Judicial Q&A: Kim McTorry

(Note: As I have done in past elections, I am running a series of Q&As for judicial candidates in contested Democratic primaries. This is intended to help introduce the candidates and their experiences to those who plan to vote in March. I am running these responses in the order that I receive them from the candidates. Much more information about Democratic primary candidates, including links to the interviews and judicial Q&As, can be found on Erik Manning’s spreadsheet.

Kim McTorry

1. Who are you and what are you running for?

I’m Kim McTorry and I am a Judicial Candidate for the 208th Criminal District Court. I am a Houston trial attorney dedicated to fighting for the rights of others. I am the managing attorney at McTorry Law, PLLC where I lend a majority of my practice to representing the underprivileged and the disenfranchised. As a criminal defense attorney, I am tasked with protecting the Constitutional rights of the accused. I formerly served as a prosecutor at the Harris County District Attorney’s Office. I accepted this position because I recognized the need for diversity within the criminal justice system. If elected, I am hopeful about making a positive change towards fair treatment of both victims and the accused. I have handled thousands of felony and misdemeanor cases. Outside of the courtroom I enjoy spending time with my husband and 3 children. We are proud baseball and dance parents.

2. What kind of cases does this court hear?

The 208th Criminal District court hears felony cases.

3. Why are you running for this particular bench?

I am running for the 208th , because I recognize that courtroom inefficiency and the inability to view cases from the lens of both sides hurts us all. I would bring a fair and balanced perspective to the 208th while ensuring that both victims of crimes as well as those accused of crimes are given equal priority within the bounds of the law.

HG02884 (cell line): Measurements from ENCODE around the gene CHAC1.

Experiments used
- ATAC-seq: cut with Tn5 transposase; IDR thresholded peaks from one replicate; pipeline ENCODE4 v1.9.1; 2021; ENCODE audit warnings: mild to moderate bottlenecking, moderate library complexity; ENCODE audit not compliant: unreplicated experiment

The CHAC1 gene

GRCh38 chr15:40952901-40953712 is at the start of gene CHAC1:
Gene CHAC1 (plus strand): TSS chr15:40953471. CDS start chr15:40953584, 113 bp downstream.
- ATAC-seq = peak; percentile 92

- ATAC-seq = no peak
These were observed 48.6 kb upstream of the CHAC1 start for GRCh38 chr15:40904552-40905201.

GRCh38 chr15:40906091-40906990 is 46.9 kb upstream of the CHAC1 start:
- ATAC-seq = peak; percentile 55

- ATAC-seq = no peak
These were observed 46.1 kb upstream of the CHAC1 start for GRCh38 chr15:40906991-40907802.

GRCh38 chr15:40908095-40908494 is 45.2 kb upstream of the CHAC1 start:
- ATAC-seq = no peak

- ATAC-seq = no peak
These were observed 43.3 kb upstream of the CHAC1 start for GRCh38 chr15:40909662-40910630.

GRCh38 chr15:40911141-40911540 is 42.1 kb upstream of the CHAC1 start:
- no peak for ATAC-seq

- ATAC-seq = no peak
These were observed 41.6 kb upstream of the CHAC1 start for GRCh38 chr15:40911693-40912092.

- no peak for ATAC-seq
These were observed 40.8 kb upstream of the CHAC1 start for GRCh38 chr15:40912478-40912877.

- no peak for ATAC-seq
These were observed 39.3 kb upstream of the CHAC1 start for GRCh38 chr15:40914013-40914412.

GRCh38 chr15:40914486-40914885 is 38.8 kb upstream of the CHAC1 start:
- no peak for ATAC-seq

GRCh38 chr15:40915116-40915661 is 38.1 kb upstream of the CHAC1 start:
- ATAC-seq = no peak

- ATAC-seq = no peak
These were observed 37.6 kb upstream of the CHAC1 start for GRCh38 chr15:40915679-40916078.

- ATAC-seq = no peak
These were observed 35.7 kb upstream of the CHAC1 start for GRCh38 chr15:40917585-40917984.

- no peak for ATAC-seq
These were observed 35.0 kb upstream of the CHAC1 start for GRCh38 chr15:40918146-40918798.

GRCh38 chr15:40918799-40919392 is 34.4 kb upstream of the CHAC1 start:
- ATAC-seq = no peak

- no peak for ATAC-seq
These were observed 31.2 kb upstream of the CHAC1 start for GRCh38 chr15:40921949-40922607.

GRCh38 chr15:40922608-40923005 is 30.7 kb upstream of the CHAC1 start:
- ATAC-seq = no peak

4. What are your qualifications for this job?

My entire career has been spent practicing criminal law in Harris County courts: first as a prosecutor and currently as a criminal defense attorney. Having practiced on both sides, I have gained a wider perspective of the problems that exists and the possible solutions that need to take place to change them. Practically speaking I have handled thousands of criminal cases ranging from low-level misdemeanors to first degree felonies. I have conducted numerous jury trials, pre-trial hearings, pre-sentencing hearings, and other court proceedings.

5. Why is this race important?

Fairness and efficiency on the bench ensure that our community is safe and that our constitutional rights are safe guarded. This race is especially important, because having the right judge on the bench greatly impacts the functionality of our criminal justice system works. We have a lot of work today to fix some of the flaws within our system, and we need someone on the bench that is ready and eager to put in the work. That ‘someone’ is me.

6. Why should people vote for you in March?

Having practiced on both sides of the bench, I would bring a fair and balanced perspective to the bench. Both my professional experience as well as my personal experiences make me the best suited for this position. I am a first-generation college student that worked 2 jobs to pay my way through college. I come from extreme poverty and was even homeless for a brief period as a child. I’ve dedicated my life to being a voice for the voiceless because I know what it’s like not to have one. I have handled thousands of felony cases, run my own practice, and am a wife and mother of 3 children. I’m no stranger to hard work. I am eager and prepared to work to clear the current backlog of cases in a fair but efficient manner.

My experiences both professionally and personally have afforded me a relentless work ethic, compassion, and the ability to think outside the box. I look forward to putting these qualities into action by creating a more efficient case management system and working to find long lasting solutions for the people of Harris County that will address recidivism and public safety.

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